5 Reasons I’ve been Told “No” by the Press
By Nicole Yelland, Director of Marketing & Communications, Livio
If you know one PR person, you likely have a grasp on the rest of the group. We’re excitable, social and love meeting new people. We’re also stress junkies, pushy and have our smartphones glued to our hands at all times. Most of all, we hate being told “no.”
It’s taken me a while to get here, but I’m ready to admit it: sometimes we – or at least I – deserve to be told no.
No is a powerful, often underused word. It stops us from doing something potentially damaging, wasteful or just plain dumb. Enough “no’s” can sometimes give PR people the data they need to show something isn’t working and switch gears. Don’t get me wrong, hearing “no” is a total buzzkill but a smart PR person will know what to do with it, while younger PR pros might hide under their desks and have a good cry.
This post is for those younger pros still learning the game. If I had to guess what’s made my media counterpart’s blood boil over the years, I’d say that these are easily the top five things PR pros do to deserve a no:
1. Spent my emails like monopoly money. In the early days of my PR career it probably would have been beneficial if my pay were docked for every email I sent. If that had been the case, I would have taken more care to research one good contact at each publication instead of spamming the whole department or bothering to pick up the phone more often. I totally deserved a “no” from each of those over-emailed – well, borderline spammed – reporters.
2. It’s not all about me. Instead of appealing to some poor journalist’s need for a compelling story about telecom innovations I focused on my needs. I needed a story written about my client in a newspaper to show that I’ve been working hard enough for a raise. I never even gave some of these journalists an angle to stand on but expected they would conjure a story based on pretty blah facts. I never once stopped to look at my pitch from the journalist’s point of view and ask, “What’s the story?” So lame and such a good reason to tell some babysitter’s club wanna be PR chick to buzz off.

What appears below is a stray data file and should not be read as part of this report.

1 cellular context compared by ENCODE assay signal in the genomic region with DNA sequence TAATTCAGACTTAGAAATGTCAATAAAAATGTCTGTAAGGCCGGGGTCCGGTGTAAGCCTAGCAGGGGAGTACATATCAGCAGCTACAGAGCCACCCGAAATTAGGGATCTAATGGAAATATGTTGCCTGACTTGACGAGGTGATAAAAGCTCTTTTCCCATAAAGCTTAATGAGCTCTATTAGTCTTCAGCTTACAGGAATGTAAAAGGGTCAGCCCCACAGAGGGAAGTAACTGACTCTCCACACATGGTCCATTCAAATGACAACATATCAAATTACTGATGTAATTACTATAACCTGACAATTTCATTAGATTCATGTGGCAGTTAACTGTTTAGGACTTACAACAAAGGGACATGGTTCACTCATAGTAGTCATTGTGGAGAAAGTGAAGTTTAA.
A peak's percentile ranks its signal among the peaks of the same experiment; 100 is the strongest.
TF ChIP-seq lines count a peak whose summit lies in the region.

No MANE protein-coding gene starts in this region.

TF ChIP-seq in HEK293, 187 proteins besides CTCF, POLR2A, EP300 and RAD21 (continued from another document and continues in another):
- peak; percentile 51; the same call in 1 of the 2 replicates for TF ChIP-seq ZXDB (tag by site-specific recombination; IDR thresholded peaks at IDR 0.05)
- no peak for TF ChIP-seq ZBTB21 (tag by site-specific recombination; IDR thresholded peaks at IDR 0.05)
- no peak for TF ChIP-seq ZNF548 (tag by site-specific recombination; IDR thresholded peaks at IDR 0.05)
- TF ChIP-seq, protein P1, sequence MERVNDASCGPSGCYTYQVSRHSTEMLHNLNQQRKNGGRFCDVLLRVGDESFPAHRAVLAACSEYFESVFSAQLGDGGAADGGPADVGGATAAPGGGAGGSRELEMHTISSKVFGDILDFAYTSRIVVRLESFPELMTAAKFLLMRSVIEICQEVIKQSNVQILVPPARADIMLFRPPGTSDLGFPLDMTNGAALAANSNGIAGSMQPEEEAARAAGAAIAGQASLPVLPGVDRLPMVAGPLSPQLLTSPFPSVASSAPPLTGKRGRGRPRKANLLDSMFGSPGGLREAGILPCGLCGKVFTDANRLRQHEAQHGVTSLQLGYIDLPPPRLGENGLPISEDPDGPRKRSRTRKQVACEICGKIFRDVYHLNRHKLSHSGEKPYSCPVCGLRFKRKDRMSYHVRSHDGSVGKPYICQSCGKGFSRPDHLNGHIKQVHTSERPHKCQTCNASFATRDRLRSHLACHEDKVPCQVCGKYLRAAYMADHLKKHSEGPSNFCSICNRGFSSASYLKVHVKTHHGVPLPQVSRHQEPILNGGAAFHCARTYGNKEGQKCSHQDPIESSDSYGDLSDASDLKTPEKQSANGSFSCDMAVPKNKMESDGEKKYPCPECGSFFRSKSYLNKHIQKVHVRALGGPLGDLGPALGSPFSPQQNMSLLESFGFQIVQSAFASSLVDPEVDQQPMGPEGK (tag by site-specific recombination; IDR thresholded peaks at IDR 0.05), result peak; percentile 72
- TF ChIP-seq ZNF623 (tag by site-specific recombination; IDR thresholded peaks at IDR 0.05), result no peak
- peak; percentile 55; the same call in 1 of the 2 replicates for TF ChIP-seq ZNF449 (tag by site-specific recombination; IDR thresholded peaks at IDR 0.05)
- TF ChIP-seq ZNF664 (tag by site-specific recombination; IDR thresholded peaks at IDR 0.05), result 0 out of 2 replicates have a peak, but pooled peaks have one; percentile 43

3. Changed pitching to stalking. For every call, I then left a voicemail followed by an email immediately thereafter. Sometimes, I made it my business to call every hour on the hour. Not only did I deserve to be told no, I deserved a restraining order.
4. Forgot what it’s like to be a reporter. Yes, if you’re still reading by now, you’ll know that I used to be one of you. My editor was probably the nicest person alive (we’re still pals today) so I can only claim a partial experience. I know the pains of your emails, calls and general distractions when all you want to do is bang out a story. If I hassled you during a deadline and didn’t respect your time, I definitely deserved that no.
5. Never read your stuff. Over the years, I’ve become addicted to your columns and I genuinely look forward to the email subscription updates. Sometimes I even send feedback to your editors about my favorite stories (they’re generally the funny ones and have nothing to do with the brand I represent). Oh, but the silly gal I used to be pushed send before even Googling your name. She barely deserved the energy of a response let alone a, “no.”
To those reporters who helped me cut my teeth over the years, all I can offer is my apologies and thanks. There are some amazingly patient members of the media who never get their feathers ruffled by new classes of interns, associates or coordinators we unleash on them every summer. Now, it’s the former “no-getters” who are training the new “go getters” and the feedback is as helpful as the no’s. Thanks for the memories and especially the “no’s.”
Nicole Yelland is the Director of Marketing & Communications for Metro-Detroit start-up, Livio. At work, she focuses on sharing the Livio story about getting apps into cars and changing FM radio. In real life, she blasts 90’s rap through anything with a speaker and brews beer with her husband any chance she gets. Catch up with her on Twitter @NWlife